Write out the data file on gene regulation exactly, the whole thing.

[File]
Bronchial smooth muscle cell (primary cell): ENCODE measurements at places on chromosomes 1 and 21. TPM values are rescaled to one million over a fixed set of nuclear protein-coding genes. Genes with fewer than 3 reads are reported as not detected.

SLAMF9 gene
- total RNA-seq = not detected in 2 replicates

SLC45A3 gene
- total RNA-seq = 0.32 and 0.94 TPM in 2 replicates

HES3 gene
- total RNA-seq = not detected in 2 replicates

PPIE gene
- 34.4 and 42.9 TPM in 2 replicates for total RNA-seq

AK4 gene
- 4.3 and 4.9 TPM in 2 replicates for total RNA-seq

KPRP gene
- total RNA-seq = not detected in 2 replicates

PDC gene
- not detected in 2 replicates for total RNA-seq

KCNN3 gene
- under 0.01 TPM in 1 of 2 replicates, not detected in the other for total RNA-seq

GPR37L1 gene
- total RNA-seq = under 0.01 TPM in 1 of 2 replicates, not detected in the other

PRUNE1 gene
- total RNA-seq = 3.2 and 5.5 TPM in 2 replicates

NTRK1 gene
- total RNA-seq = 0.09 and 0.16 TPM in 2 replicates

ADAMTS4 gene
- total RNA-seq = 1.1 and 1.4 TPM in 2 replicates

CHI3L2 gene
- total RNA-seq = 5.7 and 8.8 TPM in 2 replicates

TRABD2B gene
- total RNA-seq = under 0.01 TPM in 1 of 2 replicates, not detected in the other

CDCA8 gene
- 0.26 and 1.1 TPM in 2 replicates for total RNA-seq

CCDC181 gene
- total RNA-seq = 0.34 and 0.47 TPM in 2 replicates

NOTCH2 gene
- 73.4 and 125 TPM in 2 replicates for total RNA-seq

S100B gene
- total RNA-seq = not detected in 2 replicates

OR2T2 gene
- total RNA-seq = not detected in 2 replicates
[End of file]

Bronchial smooth muscle cell (primary cell): ENCODE measurements at places on chromosomes 1 and 21. TPM values are rescaled to one million over a fixed set of nuclear protein-coding genes. Genes with fewer than 3 reads are reported as not detected.

SLAMF9 gene
- total RNA-seq = not detected in 2 replicates

SLC45A3 gene
- total RNA-seq = 0.32 and 0.94 TPM in 2 replicates

HES3 gene
- total RNA-seq = not detected in 2 replicates

PPIE gene
- 34.4 and 42.9 TPM in 2 replicates for total RNA-seq

AK4 gene
- 4.3 and 4.9 TPM in 2 replicates for total RNA-seq

KPRP gene
- total RNA-seq = not detected in 2 replicates

PDC gene
- not detected in 2 replicates for total RNA-seq

KCNN3 gene
- under 0.01 TPM in 1 of 2 replicates, not detected in the other for total RNA-seq

GPR37L1 gene
- total RNA-seq = under 0.01 TPM in 1 of 2 replicates, not detected in the other

PRUNE1 gene
- total RNA-seq = 3.2 and 5.5 TPM in 2 replicates

NTRK1 gene
- total RNA-seq = 0.09 and 0.16 TPM in 2 replicates

ADAMTS4 gene
- total RNA-seq = 1.1 and 1.4 TPM in 2 replicates

CHI3L2 gene
- total RNA-seq = 5.7 and 8.8 TPM in 2 replicates

TRABD2B gene
- total RNA-seq = under 0.01 TPM in 1 of 2 replicates, not detected in the other

CDCA8 gene
- 0.26 and 1.1 TPM in 2 replicates for total RNA-seq

CCDC181 gene
- total RNA-seq = 0.34 and 0.47 TPM in 2 replicates

NOTCH2 gene
- 73.4 and 125 TPM in 2 replicates for total RNA-seq

S100B gene
- total RNA-seq = not detected in 2 replicates

OR2T2 gene
- total RNA-seq = not detected in 2 replicates